FLICKR, ADONOFRIOOpen-source software paved the way for a new, community-driven development model by providing a product that was free to use and modify. This in turn fostered a business culture that was driven by support-services. That open-source principles could also herald a new era in biology was demonstrated by the successful completion of the publicly funded Human Genome Project more than a decade ago. Today, that same open, community-driven mindset continues to drive much research in the life sciences.

Soon after the human genome sequence was published, biohackers and do-it-yourself biology (DIYbio) groups came onto the scene. Among the first to demonstrate the feasibility of garage biology was Meredith Patterson, who created glow-in-the-dark yogurt by transfecting green fluorescent protein DNA into Lactobacillus. Rob Carlson, who in 2005 was among the first to spot this new development and start his own garage lab, opined in The Scientist in 2011...

DIYbio groups—such as BioCurious, CounterCulture Labs, Genspace, Bioartlab, and Biogarage—have sprung up in many cities across North America, Europe, Asia, and Oceania. While many have demonstrated that simple experiments like isolating DNA or creating recombinant microbes are easily replicated outside the traditional lab, more promising, low-cost, open-source tools are also being developed. These include Biocurious’s bioprinter, OpenFuge, and the Kickstarter-backed OpenPCR. Of these, the latter two are already available, and at a fraction of the cost of the cheapest commercial models.

To grow, the DIYbio community must have access to inexpensive lab equipment and consumables. A number of companies, which include Open Biotechnology, IORodeo, and Chai Biotechnologies, are offering open-source products ranging from mammalian cell lines, electrophoresis kits, and power packs to thermal cyclers for PCR. While this list is by no means exhaustive, partnering with these and other similar startups could satisfy DIYbio’s thirst for machines and reagents, and help create innovative technologies.

And then there are the open-source hardware companies, such as SparkFun, Adafruit Industries, and MakerBot, as well as initiatives like RepRap, which are well positioned to serve the DIYbio community. SparkFun and Adafruit manufacture hardware components for DIY projects, such as Arduino microcontroller boards, printed circuit boards, and other accessories. MakerBot produces the Replicator 2 series of 3-D printers and RepRap is a community-based initiative for building self-replicating 3-D printers. Writing in Science, Michigan Technological University’s Joshua Pearce noted that Arduino-controlled research equipment fabricated on 3-D printers could soon become a reality. Members of Joseph DeRisi’s lab at the University of California, San Francisco, have already taken the first steps by 3-D printing lab consumables and equipment such gel electrophoresis combs, gel trays, and rotors for bench-top centrifuges.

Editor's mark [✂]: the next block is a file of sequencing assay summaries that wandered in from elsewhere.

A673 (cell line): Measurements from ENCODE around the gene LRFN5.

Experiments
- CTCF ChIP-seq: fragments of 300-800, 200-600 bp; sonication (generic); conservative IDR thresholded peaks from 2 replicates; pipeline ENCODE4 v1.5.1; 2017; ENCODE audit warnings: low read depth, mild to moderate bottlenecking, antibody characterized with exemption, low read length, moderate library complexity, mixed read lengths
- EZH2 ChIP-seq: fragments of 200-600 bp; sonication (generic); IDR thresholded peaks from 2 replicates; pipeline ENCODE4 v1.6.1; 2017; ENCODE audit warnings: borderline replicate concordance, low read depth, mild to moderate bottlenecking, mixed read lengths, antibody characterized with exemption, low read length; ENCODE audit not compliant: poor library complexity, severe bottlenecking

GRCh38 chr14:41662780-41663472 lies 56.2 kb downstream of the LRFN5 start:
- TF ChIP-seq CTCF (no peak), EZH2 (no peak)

While the ability of DIYbio to drive technological innovation is fairly obvious, its ability to spur basic research innovation is less clear. For this to happen, equipment and operating costs must be brought down. Technological innovation may well fuel research advances in the long run, but for now, DIYbio groups could focus on community outreach programs and targeting high school and university participation. Community labs that are up and running could invite students to volunteer. They could expand community outreach online by posting videos or providing links to educational sites. Networking among DIYbio groups to develop shared goals and invest in shared equipment could be one way out of the resource crunch. Another would be to borrow from the business incubator model by asking for a small percentage of equity in exchange for assistance in developing a successful product and bringing it to market.

Countercultural movements are evidence of a society’s diversity and vitality. Many of the biggest advances in science have come from people outside or on the fringes of the science establishment. The emerging DIYbio community could become the incubator that nurtures the next generation’s technologies and public scientists. For this to happen, DIY biologists will need to band together to gain the critical mass necessary to support the open-source development of biological techniques, equipment, and experimental methods.

Usha Nair is a research associate in the department of biology at the University of Saskatchewan, where her research focuses on the structure determination of proteins associated with bacterial virulence. 

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